Community property basics

Today’s blog post is going to focus on community property. In a divorce case, there are two main categories of subject matter that you and your spouse will need to wade through to get divorced from one another. The first is child custody and conservatorship issues. If you are a parent, you have twice the number of issues to concern yourself within a divorce as a person who does not have children. This means that you probably have twice the amount of information that you need to learn to proceed confidently in a divorce.

The other area of your divorce besides children's issues is property division. In every state in the country, married people getting divorced will concern themselves with property division. However, being a Texan means that you have some different circumstances to consider when it comes to property division compared to another person in a different state. The way that our state handles property division in a divorce scenario differs from how most other states handle similar circumstances. Let's spend some time discussing how Texas handles property division before we get into what the valuation of property is.

Texas is a community property state. The term community property refers to how the state will treat property at your death or in the event of a divorce. When you consider how a judge will divide property in your divorce you must understand at least the basics of community property laws in Texas. What you have heard from other people in other places about divorce could mean very little when it comes to property division unless that person got divorced in Texas.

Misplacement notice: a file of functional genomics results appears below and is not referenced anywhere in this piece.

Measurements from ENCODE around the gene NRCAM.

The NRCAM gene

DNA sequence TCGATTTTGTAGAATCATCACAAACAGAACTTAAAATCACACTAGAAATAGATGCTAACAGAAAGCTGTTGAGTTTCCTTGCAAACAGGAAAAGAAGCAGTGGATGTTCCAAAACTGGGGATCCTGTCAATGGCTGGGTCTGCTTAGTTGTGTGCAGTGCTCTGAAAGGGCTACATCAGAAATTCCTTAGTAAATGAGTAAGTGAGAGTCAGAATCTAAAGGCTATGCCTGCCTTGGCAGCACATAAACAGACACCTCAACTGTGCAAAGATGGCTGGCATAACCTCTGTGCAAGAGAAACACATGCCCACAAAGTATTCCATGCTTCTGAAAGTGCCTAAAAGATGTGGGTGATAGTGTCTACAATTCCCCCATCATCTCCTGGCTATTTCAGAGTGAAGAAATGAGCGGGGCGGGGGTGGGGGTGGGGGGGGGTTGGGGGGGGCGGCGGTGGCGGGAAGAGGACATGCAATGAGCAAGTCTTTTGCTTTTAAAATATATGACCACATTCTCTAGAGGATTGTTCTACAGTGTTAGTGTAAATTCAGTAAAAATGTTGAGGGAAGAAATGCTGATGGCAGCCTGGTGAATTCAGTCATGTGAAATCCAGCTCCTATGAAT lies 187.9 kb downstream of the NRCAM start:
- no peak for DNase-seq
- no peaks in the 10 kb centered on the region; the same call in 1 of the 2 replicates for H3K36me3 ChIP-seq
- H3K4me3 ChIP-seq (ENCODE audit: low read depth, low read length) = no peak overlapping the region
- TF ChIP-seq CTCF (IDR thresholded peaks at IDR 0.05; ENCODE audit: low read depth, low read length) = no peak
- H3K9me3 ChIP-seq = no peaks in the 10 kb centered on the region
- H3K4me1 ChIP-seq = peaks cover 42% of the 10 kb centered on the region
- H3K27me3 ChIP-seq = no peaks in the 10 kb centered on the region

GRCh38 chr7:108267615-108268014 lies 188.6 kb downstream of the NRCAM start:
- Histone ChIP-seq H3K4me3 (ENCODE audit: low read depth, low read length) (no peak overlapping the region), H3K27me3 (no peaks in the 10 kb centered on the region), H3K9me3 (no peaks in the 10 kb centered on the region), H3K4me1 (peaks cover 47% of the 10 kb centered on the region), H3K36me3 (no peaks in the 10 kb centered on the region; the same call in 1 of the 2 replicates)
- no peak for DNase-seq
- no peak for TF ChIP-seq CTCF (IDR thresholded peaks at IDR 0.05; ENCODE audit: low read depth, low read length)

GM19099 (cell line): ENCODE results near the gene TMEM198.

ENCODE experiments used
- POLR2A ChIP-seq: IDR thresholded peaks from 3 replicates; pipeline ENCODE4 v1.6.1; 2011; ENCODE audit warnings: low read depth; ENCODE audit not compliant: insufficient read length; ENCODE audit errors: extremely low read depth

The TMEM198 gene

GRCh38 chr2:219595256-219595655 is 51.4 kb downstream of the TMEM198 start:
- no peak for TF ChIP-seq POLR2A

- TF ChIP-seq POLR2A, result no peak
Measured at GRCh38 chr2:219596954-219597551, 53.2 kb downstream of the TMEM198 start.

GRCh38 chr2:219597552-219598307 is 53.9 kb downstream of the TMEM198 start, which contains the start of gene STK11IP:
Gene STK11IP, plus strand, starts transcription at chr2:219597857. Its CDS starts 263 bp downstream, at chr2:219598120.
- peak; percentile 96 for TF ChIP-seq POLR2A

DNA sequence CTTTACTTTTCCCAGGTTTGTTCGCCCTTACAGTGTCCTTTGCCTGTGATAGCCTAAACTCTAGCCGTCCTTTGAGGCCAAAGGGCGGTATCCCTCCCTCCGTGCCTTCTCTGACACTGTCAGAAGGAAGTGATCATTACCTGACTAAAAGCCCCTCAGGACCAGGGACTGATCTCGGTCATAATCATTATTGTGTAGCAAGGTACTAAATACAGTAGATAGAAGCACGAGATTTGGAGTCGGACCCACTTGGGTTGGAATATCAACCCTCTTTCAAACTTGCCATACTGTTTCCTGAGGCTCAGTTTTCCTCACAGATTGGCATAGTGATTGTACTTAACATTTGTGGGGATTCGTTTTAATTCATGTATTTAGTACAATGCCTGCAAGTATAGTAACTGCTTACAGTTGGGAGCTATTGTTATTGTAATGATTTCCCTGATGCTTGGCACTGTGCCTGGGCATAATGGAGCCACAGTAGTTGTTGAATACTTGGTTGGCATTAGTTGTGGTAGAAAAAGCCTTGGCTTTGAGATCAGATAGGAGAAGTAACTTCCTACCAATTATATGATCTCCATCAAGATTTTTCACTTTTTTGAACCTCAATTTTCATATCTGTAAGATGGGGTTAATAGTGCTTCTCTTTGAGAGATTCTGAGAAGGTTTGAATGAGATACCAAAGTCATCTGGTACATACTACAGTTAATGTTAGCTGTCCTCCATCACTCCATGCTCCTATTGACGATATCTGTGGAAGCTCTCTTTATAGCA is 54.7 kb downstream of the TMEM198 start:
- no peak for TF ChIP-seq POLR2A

We should start by discussing how the presumption in Texas at the time of a divorce is that all property owned by you and your spouse is community property. This is important because all community property is subject to being divided up in your divorce. Almost without a doubt you and your spouse own property that is not going to be divided in the divorce. This is because you probably own property that you acquired before the marriage, inherited from someone during your marriage, or were gifted property specifically to you during the marriage. These are the main ways that property is classified as separately owned and thus not eligible for division in the divorce.

Think of it this way: take out a piece of paper and draw two lines vertically from the top of the paper to the bottom. Start the first line about a third of the way from the left side of the paper. When you’re done with that line draw another a third of the paper’s width from the first line. You should have three columns on the piece of paper. At the top of the first column write “community property.” On the top of the second column write “my separate property.” On the top of the third column write “their separate property.” These are the designations that you will need to contend with in your divorce case. Also- by doing this before your divorce even begins you would have put more effort into preparing for your case than 90% of people who get divorced.